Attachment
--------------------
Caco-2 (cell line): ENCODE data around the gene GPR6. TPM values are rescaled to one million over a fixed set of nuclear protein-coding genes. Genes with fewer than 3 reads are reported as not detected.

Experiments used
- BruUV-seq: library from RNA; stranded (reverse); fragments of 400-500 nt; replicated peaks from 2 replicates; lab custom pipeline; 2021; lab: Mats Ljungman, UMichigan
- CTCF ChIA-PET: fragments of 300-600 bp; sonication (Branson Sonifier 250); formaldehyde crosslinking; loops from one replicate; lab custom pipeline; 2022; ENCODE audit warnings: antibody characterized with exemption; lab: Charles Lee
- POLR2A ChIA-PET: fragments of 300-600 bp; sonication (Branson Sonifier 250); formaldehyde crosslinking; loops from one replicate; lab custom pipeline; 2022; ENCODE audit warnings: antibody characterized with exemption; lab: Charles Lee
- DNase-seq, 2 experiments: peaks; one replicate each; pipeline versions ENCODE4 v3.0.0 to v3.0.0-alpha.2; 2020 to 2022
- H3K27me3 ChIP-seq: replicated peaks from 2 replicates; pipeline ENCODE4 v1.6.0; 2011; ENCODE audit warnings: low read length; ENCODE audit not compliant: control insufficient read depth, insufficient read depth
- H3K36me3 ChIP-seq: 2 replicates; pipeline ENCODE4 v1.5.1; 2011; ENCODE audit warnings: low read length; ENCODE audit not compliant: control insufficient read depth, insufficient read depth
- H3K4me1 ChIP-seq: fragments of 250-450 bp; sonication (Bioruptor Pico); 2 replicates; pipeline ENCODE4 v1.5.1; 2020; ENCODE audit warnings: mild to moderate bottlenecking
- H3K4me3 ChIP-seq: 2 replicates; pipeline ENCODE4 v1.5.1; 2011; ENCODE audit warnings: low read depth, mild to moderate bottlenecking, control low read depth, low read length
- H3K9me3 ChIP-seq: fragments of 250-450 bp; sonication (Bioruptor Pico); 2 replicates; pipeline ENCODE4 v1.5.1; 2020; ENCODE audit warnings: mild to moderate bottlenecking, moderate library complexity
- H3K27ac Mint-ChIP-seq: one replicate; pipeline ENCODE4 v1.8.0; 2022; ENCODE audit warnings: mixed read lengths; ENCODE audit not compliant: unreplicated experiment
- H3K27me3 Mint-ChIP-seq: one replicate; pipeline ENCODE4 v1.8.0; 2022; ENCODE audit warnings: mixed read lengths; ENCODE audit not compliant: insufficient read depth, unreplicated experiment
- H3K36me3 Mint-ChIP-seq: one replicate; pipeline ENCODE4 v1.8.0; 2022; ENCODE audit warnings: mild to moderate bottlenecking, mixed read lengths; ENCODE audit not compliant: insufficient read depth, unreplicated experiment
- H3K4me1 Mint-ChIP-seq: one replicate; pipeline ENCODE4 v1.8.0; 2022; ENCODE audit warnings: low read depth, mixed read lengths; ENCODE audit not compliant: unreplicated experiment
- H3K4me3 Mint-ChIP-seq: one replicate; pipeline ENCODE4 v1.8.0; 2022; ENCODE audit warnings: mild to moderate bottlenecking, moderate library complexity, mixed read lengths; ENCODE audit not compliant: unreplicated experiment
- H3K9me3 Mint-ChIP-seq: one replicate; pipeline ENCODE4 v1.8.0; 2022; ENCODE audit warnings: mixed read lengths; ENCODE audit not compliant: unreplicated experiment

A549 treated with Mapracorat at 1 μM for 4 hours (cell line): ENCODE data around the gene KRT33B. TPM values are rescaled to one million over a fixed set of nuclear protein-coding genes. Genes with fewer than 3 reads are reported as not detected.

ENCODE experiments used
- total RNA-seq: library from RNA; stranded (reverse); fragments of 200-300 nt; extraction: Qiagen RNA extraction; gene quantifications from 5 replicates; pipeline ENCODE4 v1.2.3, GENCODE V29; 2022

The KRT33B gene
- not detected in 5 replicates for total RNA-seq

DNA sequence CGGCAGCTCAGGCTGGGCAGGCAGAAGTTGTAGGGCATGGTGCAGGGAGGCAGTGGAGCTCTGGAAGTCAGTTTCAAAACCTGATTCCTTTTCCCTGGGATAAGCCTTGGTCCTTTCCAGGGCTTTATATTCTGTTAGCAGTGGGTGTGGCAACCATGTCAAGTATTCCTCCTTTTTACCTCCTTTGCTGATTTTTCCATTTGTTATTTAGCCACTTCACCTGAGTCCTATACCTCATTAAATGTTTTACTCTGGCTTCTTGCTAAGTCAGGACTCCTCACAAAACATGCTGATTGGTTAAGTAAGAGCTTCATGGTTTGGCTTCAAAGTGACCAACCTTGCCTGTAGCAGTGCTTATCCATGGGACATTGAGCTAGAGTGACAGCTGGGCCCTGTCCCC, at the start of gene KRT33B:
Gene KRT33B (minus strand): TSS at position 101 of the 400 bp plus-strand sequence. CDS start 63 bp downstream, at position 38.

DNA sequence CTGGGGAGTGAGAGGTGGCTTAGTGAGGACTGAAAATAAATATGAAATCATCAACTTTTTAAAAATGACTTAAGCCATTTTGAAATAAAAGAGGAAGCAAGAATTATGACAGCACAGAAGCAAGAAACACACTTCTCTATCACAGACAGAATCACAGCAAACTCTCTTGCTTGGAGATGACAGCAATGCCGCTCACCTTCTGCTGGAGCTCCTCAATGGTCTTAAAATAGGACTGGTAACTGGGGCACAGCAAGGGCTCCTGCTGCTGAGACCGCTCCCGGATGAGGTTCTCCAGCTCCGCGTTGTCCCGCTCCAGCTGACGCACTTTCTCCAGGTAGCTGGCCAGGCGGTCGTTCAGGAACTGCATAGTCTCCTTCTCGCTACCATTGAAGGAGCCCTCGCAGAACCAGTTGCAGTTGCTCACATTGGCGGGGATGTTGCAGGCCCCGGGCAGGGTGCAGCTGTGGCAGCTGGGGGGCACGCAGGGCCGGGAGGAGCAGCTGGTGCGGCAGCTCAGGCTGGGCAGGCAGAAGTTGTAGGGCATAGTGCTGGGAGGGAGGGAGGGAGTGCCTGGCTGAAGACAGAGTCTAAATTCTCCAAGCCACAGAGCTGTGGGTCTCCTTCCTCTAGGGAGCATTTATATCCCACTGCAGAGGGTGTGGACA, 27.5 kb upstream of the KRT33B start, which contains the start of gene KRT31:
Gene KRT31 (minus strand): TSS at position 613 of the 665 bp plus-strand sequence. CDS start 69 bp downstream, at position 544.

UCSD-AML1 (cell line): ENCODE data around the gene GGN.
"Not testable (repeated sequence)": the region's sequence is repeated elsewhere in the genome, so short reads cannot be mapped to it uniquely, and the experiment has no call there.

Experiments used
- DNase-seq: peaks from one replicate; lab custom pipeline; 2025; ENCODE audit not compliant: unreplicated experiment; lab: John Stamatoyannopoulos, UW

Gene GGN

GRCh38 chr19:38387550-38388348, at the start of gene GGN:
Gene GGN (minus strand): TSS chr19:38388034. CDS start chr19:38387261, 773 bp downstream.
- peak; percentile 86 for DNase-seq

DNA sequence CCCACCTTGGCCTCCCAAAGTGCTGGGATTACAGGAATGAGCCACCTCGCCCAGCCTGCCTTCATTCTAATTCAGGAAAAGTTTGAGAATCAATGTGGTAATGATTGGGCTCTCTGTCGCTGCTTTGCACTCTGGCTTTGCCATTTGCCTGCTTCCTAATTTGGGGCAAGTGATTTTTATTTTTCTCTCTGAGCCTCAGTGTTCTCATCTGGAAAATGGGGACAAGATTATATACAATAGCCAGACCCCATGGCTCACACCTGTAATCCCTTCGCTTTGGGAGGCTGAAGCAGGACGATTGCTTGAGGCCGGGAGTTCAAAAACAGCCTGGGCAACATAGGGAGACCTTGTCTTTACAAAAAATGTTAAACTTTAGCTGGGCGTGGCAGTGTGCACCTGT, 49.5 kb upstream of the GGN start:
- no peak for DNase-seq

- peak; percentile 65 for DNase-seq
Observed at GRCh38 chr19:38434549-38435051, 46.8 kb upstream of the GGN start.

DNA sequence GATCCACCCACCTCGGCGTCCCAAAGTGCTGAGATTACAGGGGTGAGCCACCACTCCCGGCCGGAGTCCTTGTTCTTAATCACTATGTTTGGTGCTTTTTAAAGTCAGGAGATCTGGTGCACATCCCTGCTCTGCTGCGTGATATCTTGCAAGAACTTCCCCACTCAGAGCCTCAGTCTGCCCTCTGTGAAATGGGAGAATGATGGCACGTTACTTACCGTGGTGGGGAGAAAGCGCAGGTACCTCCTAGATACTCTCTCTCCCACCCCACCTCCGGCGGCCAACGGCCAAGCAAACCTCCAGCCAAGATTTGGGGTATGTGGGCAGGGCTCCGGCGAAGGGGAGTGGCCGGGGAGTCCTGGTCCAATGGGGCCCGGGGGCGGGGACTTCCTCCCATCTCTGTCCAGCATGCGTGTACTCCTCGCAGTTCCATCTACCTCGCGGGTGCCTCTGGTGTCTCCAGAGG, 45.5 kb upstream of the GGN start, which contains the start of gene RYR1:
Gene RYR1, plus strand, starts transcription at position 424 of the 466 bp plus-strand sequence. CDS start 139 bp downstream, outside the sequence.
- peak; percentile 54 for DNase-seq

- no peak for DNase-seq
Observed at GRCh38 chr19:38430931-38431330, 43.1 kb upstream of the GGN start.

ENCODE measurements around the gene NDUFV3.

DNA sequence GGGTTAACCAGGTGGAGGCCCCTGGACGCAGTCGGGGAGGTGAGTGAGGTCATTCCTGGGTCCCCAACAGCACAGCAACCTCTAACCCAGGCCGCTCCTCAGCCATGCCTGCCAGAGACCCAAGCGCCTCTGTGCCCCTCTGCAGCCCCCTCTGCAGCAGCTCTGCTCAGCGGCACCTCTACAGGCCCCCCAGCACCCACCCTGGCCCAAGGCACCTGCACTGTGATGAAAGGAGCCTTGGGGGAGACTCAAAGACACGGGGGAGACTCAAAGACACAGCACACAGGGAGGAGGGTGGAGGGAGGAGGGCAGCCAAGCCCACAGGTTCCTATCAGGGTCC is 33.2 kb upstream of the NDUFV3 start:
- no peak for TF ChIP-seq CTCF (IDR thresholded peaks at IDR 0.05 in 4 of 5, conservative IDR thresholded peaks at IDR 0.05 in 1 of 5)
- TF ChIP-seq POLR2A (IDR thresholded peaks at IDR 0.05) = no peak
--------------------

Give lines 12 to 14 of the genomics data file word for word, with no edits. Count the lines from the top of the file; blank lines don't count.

- H3K27ac Mint-ChIP-seq: one replicate; pipeline ENCODE4 v1.8.0; 2022; ENCODE audit warnings: mixed read lengths; ENCODE audit not compliant: unreplicated experiment
- H3K27me3 Mint-ChIP-seq: one replicate; pipeline ENCODE4 v1.8.0; 2022; ENCODE audit warnings: mixed read lengths; ENCODE audit not compliant: insufficient read depth, unreplicated experiment
- H3K36me3 Mint-ChIP-seq: one replicate; pipeline ENCODE4 v1.8.0; 2022; ENCODE audit warnings: mild to moderate bottlenecking, mixed read lengths; ENCODE audit not compliant: insufficient read depth, unreplicated experiment